He Seems So Nice, But...
The face of a ruthless killer after a successful hunt. [Paul Sherman]
John Beilein can be evil. Just ask Ethan Happ.
Michigan's first two offensive sets against Wisconsin put Happ in no-win situations and set the tone for the rest of the game. Here's the first, which features Muhammad-Ali Abdur-Rahkman making an elaborate off-ball cut after a dribble handoff:
MAAR's cut is gorgeous on its own: it looks like he'll run along the baseline to the opposite corner, a common maneuver in Beilein's offense, but instead doubles back and curls around a Moe Wagner screen that gets MAAR two steps ahead of his defender, Vitto Brown.
The real beauty of this play, however, comes right about the moment Derrick Walton releases the pass. Against almost any other team in the country, Happ wouldn't hesitate to slide into the paint and prevent the layup. Michigan has Wagner, however, and three points are greater than two. After MAAR curls around the screen, Wagner pops out to the perimeter. Even though the ball is already headed MAAR's way, Happ is preoccupied enough with Wagner to take a false step towards the three-point line:
That moment of hesitation provides MAAR with the space he needs for a layup.
That play was pretty mean. The real evil comes on the next possession.
[Hit THE JUMP.]
With their very first play, Michigan has forced Happ to think about how much he can commit to helping in the paint versus sticking to a dangerous outside shooter. You can probably guess what Beilein schemed up for play two:
Wagner sets a perfunctory screen for MAAR, who immediately dishes it to Walton while Wagner continues along the perimeter to set an off-ball screen for Zak Irvin. Irvin, like MAAR on the first play, is curling around an off-ball cut and threatening the paint. Happ responds accordingly, sinking to the middle.
That, of course, is far too much space to give Wagner at the three-point line. Happ does a decent job of recovering; it's still too late.
For the rest of the game, Happ was neutralized on both ends of the floor. The threat of Wagner shooting threes was enough to open up the paint, even though he didn't hit another triple the rest of the way. One of the most disruptive interior defenders in the country didn't tally a single block or steal; Michigan outscored Wisconsin 30-28 in the paint.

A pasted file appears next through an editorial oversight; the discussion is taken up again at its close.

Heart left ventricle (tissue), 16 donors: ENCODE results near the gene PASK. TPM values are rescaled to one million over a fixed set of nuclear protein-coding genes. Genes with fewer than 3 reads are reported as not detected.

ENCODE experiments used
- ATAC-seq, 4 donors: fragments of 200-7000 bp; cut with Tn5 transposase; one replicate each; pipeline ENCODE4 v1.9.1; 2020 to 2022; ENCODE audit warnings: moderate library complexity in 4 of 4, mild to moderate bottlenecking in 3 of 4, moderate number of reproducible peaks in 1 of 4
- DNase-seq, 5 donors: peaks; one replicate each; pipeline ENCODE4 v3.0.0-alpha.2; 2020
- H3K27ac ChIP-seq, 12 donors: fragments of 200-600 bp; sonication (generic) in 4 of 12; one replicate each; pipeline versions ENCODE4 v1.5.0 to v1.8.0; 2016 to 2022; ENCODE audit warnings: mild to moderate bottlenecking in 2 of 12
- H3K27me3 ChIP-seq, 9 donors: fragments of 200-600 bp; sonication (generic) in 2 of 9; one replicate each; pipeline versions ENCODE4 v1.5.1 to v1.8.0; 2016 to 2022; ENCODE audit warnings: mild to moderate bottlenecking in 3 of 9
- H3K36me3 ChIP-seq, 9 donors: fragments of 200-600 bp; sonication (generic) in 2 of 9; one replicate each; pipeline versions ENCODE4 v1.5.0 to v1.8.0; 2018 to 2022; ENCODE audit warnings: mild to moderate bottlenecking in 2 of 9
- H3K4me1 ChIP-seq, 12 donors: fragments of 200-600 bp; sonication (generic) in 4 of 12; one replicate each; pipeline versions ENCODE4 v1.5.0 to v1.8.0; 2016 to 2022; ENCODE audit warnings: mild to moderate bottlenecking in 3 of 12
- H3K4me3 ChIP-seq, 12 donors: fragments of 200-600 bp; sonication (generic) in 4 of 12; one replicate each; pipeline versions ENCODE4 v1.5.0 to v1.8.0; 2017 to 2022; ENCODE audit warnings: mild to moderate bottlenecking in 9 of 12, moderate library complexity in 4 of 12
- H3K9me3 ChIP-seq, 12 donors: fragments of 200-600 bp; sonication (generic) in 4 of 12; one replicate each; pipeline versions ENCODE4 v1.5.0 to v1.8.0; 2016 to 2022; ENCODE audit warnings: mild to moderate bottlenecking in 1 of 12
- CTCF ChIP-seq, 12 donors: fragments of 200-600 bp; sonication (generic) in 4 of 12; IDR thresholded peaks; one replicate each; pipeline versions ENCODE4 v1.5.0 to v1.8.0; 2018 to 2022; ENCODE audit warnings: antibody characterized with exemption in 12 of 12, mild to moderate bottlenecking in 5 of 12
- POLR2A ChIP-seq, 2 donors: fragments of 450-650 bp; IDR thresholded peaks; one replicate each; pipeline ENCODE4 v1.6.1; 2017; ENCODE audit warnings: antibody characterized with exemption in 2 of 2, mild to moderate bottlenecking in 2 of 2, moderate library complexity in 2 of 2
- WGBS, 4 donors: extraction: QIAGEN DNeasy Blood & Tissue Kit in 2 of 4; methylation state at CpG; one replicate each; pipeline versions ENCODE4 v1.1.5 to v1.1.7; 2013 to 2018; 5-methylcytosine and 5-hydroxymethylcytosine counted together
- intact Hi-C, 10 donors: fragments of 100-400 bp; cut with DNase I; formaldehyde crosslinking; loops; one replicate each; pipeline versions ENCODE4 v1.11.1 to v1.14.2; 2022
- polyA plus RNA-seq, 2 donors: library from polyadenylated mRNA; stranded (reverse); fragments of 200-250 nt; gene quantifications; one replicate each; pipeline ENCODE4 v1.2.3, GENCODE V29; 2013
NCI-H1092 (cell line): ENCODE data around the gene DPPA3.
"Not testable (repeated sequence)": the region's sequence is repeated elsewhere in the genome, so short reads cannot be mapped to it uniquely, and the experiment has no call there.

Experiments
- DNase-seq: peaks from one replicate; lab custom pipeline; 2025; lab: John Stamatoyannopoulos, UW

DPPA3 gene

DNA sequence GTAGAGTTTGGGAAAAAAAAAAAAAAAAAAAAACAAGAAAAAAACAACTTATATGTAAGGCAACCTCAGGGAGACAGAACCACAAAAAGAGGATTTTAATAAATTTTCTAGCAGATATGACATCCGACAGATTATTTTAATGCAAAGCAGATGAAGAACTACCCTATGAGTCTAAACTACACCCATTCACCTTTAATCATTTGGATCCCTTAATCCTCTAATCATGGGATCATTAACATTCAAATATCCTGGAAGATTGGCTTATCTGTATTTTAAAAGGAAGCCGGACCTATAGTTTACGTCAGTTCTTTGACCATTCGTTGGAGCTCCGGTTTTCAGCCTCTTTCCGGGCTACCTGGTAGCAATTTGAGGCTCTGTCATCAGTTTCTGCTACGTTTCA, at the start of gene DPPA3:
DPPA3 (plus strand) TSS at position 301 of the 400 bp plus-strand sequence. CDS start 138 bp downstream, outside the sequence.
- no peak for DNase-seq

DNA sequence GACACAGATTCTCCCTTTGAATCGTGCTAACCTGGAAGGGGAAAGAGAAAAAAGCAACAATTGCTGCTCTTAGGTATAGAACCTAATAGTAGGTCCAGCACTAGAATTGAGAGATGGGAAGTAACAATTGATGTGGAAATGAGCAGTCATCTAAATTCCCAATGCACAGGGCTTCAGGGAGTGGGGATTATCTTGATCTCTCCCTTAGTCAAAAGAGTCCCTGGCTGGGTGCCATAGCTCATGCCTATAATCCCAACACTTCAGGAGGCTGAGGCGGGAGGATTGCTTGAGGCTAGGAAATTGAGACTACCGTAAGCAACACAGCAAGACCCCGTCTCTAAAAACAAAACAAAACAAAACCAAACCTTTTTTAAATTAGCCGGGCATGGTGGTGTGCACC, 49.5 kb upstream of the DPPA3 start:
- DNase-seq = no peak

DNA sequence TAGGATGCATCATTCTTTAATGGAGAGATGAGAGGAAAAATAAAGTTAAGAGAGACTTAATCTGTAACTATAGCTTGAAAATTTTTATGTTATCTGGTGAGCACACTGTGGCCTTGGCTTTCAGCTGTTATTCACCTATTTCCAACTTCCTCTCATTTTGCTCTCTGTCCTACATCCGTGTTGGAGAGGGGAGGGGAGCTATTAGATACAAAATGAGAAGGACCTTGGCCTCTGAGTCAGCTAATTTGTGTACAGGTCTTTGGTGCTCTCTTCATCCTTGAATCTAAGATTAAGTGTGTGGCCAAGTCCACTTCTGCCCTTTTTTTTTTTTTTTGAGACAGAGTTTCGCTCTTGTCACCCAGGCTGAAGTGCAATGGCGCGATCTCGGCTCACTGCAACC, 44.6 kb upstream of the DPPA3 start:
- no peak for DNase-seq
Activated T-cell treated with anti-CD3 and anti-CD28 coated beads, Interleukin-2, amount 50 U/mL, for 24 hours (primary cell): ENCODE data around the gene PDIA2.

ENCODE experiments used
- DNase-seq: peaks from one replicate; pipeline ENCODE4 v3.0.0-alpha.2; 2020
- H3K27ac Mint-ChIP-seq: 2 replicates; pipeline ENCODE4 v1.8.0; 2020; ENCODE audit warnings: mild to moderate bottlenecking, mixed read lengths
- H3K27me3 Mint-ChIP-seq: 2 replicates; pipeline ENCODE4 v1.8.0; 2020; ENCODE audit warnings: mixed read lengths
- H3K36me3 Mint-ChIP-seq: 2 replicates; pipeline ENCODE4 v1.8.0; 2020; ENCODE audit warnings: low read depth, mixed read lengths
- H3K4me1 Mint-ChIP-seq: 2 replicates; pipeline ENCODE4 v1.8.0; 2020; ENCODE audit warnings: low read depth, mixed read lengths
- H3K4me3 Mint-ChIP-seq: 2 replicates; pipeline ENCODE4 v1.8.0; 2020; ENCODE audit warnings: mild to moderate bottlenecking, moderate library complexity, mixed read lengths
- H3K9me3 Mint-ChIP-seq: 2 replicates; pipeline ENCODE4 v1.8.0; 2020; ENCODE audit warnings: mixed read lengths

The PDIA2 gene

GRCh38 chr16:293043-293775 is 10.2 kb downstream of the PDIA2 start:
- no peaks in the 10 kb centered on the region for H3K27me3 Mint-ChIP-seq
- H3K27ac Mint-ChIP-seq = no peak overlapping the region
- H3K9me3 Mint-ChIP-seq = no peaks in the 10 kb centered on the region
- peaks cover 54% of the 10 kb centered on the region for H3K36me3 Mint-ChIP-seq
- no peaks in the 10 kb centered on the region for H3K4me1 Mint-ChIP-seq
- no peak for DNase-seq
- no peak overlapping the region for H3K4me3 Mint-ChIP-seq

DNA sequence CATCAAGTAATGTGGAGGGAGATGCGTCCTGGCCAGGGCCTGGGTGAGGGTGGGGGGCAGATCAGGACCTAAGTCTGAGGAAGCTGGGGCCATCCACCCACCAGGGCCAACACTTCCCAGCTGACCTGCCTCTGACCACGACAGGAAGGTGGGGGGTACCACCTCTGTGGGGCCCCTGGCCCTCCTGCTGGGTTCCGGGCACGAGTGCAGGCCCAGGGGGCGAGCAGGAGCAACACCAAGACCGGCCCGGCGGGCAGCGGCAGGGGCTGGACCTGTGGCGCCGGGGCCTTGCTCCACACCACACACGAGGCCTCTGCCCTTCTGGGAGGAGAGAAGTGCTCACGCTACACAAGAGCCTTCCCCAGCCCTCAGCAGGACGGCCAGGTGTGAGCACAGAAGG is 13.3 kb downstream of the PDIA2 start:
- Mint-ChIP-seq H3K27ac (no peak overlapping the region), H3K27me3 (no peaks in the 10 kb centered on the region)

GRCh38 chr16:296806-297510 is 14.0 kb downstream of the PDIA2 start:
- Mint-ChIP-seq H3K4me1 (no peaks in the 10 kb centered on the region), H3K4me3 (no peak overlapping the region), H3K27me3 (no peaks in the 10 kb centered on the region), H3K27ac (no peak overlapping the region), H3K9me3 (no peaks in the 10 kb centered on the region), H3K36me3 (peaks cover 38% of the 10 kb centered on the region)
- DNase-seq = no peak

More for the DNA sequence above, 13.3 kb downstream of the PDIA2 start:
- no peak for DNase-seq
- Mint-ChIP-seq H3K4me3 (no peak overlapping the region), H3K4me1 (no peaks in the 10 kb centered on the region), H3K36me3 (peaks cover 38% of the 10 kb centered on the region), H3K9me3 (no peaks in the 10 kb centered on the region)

We'll see how much the five-out attack throws off Oklahoma State (and, basketball gods willing, Louisville). Brian says Cowboys center Mitchell Solomon is about as mobile as Happ; that should give Michigan openings to exploit.
DJ Wilson, Part-Time Center
The adjustment that neutralized Happ on the other end of the floor occurred at halftime:
Beilein says at halftime, DJ Wilson wanted to guard Happ by himself, no double team
— Minh Doan (@_minhdoan) March 12, 2017
We've seen DJ Wilson cameo at the five for brief stints down the stretch; the second half against Wisconsin was his most extended action there, IIRC. Happ was 4-for-8 with two offensive boards, two assists, and two turnovers in the first half as Michigan went with Moe Wagner, Mark Donnal, and frequent double-teams to defend him. In the second half, with Wilson mostly playing him straight-up, Happ went 2-for-8 with four offensive rebounds (three on one volleyball-like possession), one assist, and one turnover.
What stands out from the second half is how little Happ was involved. He had the four-shot possession to pad the numbers; otherwise, he only used six possessions, producing five points—he assisted on a Brown three when Irvin sunk into the paint without committing to a double-team—and turning it over once. When Happ was able to get involved, Wilson's length gave him trouble:
Wilson's ability to guard true fives or defend on the wing opens up a lot of possibilities for Beilein. If Moe Wagner picks up an early foul or has some trouble guarding a particular post player, Beilein can potentially swap Wagner's and Wilson's defensive assignments if the opponent's power forward isn't too quick for Wagner.
In the Wisconsin game, Beilein was able to keep an ineffective Wagner on the bench and play smaller lineups with Duncan Robinson or Xavier Simpson (or both) on the floor, with Irvin usually picking up the four on defense. This also took Mark Donnal almost entirely out of the equation. Donnal played four first-half minutes; in that stretch, the Badgers scored ten points on six possessions. He played one second-half possession, fouling Nigel Hayes after biting on a midrange pump-fake and immediately heading back to the bench.
Wilson's offensive outbursts against Purdue and Wisconsin got much of the post-BTT attention, but it's his defense that could be the key to a long tourney run.